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A Growing Market

January 21, 2016

Catherine Salfino

It might be clear around the other side of the world, but China’s appreciation of that iconic American product — the denim jean — is strong. Yet indicators show there’s even more room for growth, as long as the brands know what sets the Chinese consumer apart.[quote]

WGSN expects Asia-Pacific’s overall retail sales volume to grow 4.6 percent in the next year, with increases continuing until 2018 when the market is expected to be worth $10.3 trillion. That compares to the $5 trillion projected for the U.S. market.

And as Louise Keely, an economist and president of The Demand Institute, wrote in Fortune, “Staying out of China is not an option: Consumers there will spend a staggering $56 trillion at home over the next 10 years.”

China Market Research Group’s Melody Kong, a Shanghai-based analyst, says while China is currently the biggest denim producer in the world, it’s still not a big consumer market for denim.

“For example,” she says, “One Chinese consumer own four pieces of jeans on average versus seven pieces on average for world consumers.”

C&A, the international Dutch apparel chain, has more than 60 stores in 22 cities across China. Its design team says denim is worn mostly by customers younger than 55.

“Denim is an important product during their daily life,” C&A executives say of the younger set, “But most of them just like commercial style. The Chinese customer is less adventurous than those in other countries. They would like to try some new detail and washing — but the new trend can’t be too much over what they already have.”

Kong agrees, saying strong denim purchasers are mostly younger consumers aged 15-to-29. “Most are teenagers, college students and young professionals.”

Affinity for denim tends to be strongest among Chinese Millennials and those who live in Tier 2 and Tier 3 cities, according to CCI and Cotton Incorporated’s 2015 Chinese Consumer Survey. Affinity is lowest among the Recovery Generation (those born during years of turbulence and material shortages in the late 1950s and early ’60s) and Tier 4 shoppers — those who live in smaller, less affluent cities.

But even among those who enjoy wearing denim, the Chinese Consumer Survey found there are a few things that trip Chinese shoppers up when trying to buy jeans:

  • More than a third (37 percent) say they often find a perfect pair then realize the price is too high. Promotions could help alleviate this issue and increase sales.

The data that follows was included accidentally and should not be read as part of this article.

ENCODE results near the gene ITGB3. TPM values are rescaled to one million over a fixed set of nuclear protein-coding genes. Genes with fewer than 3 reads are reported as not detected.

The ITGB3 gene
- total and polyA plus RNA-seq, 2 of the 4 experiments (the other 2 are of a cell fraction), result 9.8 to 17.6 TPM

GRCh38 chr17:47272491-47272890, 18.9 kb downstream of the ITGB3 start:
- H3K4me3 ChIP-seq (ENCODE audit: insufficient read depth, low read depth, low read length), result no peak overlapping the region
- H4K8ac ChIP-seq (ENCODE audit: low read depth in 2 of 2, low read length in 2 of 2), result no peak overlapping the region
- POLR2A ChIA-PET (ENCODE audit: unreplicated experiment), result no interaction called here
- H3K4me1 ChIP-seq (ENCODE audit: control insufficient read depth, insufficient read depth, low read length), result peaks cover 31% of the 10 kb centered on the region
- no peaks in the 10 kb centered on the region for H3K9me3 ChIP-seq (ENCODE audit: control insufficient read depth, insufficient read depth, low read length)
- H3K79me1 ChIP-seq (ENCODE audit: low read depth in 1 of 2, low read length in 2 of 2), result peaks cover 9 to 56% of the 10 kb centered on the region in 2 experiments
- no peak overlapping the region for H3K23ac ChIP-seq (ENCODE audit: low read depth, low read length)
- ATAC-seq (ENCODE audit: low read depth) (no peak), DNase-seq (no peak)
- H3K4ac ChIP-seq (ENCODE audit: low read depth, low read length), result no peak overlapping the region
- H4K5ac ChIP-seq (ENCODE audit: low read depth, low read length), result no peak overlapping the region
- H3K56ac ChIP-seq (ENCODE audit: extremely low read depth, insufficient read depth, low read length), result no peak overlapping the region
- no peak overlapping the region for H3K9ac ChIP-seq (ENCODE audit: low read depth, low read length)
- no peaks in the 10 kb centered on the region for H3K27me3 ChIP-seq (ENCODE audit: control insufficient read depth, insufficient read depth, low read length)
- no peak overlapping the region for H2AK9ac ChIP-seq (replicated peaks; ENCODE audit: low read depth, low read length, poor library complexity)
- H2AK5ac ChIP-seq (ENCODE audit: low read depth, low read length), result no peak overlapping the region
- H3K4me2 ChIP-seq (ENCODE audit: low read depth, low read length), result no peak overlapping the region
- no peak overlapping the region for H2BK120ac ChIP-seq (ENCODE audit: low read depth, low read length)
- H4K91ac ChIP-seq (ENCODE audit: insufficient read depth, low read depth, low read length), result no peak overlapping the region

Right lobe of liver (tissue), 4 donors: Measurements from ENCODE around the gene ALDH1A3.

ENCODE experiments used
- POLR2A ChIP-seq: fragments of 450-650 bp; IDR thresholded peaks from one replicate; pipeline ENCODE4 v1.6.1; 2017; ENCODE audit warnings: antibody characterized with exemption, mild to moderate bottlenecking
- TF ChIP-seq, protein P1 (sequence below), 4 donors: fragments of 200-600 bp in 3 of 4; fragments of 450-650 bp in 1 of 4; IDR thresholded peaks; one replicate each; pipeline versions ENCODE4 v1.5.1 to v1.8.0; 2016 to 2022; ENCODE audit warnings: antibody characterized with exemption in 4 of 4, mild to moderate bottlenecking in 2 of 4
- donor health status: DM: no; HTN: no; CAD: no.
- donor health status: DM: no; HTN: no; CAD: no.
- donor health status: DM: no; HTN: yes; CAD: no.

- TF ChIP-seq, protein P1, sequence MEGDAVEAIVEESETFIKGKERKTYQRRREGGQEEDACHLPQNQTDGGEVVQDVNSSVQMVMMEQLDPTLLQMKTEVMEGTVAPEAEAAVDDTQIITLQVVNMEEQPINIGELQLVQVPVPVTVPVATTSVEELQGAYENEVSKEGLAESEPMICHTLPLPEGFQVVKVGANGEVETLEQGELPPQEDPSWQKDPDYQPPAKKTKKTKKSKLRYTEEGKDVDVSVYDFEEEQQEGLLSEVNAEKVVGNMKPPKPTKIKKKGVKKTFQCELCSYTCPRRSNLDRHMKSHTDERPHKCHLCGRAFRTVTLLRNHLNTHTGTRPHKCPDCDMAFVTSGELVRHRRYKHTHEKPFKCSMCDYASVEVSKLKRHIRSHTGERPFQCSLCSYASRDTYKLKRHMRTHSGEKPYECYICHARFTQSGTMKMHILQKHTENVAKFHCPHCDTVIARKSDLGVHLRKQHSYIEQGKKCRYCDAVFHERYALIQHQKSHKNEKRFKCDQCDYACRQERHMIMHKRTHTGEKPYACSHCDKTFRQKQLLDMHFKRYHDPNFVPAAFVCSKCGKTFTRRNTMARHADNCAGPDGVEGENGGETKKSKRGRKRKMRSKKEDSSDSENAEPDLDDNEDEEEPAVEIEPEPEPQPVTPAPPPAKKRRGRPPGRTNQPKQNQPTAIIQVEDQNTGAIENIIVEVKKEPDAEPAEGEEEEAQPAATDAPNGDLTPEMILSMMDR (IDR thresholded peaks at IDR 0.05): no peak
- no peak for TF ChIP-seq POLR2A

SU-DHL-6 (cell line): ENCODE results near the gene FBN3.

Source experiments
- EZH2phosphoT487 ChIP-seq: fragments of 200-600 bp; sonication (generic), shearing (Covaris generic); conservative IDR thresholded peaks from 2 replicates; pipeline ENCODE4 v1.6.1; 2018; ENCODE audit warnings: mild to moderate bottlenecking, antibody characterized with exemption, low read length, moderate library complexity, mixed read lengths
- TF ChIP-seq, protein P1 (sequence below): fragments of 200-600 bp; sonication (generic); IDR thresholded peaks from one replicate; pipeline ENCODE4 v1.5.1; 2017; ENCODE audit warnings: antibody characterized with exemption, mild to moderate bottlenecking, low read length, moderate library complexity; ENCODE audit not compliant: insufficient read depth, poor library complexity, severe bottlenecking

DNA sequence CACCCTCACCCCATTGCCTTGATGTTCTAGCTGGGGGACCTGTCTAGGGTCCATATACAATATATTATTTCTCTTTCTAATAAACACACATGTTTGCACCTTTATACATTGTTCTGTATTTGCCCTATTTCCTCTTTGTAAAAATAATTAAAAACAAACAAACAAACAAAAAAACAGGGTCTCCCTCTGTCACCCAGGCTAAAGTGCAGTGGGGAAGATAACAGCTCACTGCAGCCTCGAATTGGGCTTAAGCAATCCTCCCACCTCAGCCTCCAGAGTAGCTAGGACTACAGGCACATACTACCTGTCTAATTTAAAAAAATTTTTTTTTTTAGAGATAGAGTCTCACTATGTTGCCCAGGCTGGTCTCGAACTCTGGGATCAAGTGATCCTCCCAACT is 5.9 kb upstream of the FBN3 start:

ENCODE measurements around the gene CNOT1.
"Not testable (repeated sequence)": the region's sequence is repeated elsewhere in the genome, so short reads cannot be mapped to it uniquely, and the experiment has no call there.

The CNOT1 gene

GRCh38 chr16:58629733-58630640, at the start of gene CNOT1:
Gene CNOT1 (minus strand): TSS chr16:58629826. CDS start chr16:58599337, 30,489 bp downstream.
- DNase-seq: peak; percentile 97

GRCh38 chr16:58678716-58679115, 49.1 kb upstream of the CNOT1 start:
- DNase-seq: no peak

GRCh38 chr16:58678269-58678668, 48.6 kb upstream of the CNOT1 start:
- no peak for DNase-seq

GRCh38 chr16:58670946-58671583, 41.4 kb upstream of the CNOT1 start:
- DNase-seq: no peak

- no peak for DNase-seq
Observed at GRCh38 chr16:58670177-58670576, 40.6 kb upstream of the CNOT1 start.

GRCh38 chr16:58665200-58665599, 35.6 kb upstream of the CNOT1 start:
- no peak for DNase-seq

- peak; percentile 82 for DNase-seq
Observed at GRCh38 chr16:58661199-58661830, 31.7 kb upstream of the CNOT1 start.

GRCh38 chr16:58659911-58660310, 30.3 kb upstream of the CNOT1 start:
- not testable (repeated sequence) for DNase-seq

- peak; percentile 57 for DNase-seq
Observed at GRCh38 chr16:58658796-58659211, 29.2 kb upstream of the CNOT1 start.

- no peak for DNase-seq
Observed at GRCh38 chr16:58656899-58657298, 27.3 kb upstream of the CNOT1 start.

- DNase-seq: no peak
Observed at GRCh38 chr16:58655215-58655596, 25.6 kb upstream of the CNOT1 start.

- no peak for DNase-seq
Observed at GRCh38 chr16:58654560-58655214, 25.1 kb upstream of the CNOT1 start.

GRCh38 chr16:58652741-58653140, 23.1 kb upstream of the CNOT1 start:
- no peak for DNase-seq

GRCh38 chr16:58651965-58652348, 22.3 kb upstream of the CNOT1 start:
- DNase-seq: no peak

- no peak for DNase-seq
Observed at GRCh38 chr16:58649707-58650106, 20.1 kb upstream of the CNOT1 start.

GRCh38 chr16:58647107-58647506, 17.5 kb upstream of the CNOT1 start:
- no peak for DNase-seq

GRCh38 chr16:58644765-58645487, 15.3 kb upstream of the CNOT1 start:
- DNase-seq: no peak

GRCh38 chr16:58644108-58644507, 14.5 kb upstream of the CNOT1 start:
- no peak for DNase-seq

• About a fifth (22 percent) say selection is too broad, making the buying process exhausting. Here, a trained sales staff or denim that’s organized by body type both in-store and online can simplify the process.
  • Another 21 percent say it’s difficult to find traditional jeans styles, even though the preference is for “regular cut” denim. The majority of men (72 percent) prefer regular fit jeans, followed by loose (14 percent), and slim fit (11 percent). Among women, the largest percentage (47 percent) prefer regular, followed closely by slim fit (39 percent), and trailed by skinny (7 percent), and loose fit (6 percent).
  • And nearly a fifth (19 percent) complain they can no longer find 100 percent cotton jeans anymore. When the Chinese Consumer Survey asked about feelings towards traditional cotton jeans and those with manmade fibers, the majority of Chinese customers say 100 percent cotton or cotton/stretch jeans are the most comfortable (92 percent), breathable (90 percent), versatile (86 percent), fashionable (82 percent), and durable (77 percent).

Recently, brands like American Rag and AG have entered the Chinese market to take advantage of growth opportunities in denim. This is a good move, as the Chinese Consumer Survey found that international brands are favored and purchased more often by the Chinese consumer. Jeans West, Levi’s, Lee, and ONLY top the lists of most purchased jeanswear brands in 2015. In addition, the survey finds Jeans West (20 percent), Levi’s (14 percent), Lee (13 percent), Apple (12 percent), and Semir (10 percent) top the list of Chinese consumers’ favorite denim jean brands.

Like here in the U.S., Kong says denim in China has competition from other casual bottoms.

“It’s not only competing with athleisure pieces like joggers and yoga pants, but also competing with casual and semi-formal pants,” she says. “Compared with Western consumers, the Chinese wear denim in more formal occasions like the workplace to match formal clothes like [dress] shirts.”

Casual pants tend to be most popular for going to work, dinner, running errands, and hanging out at home, according to the Chinese Consumer Survey. Denim jeans were the second most popular bottomswear item to wear to dinner and run errands, the third most popular for work, and the fifth most popular for hanging out at home.



C&A countered the athleisure movement by creating denim in jogger styles. For the coming season, it is also adding drop-crotch tapered styles. But aside from athleisure-friendly fits, C&A’s design team says the upcoming season will include black skinny jeans with a ripper on the knee, as well as patchwork, patch bleaching, and classic clean wash offerings.

Additionally, both C&A and Kong say China’s northern customers have a high demand for warm materials in the winter months, so denim preferences during the cold weather trend toward items with fur or woolen linings.

Considering China’s population is more than four times that of America, understanding what its denim consumer wants presents a boon to a U.S. company’s bottom line.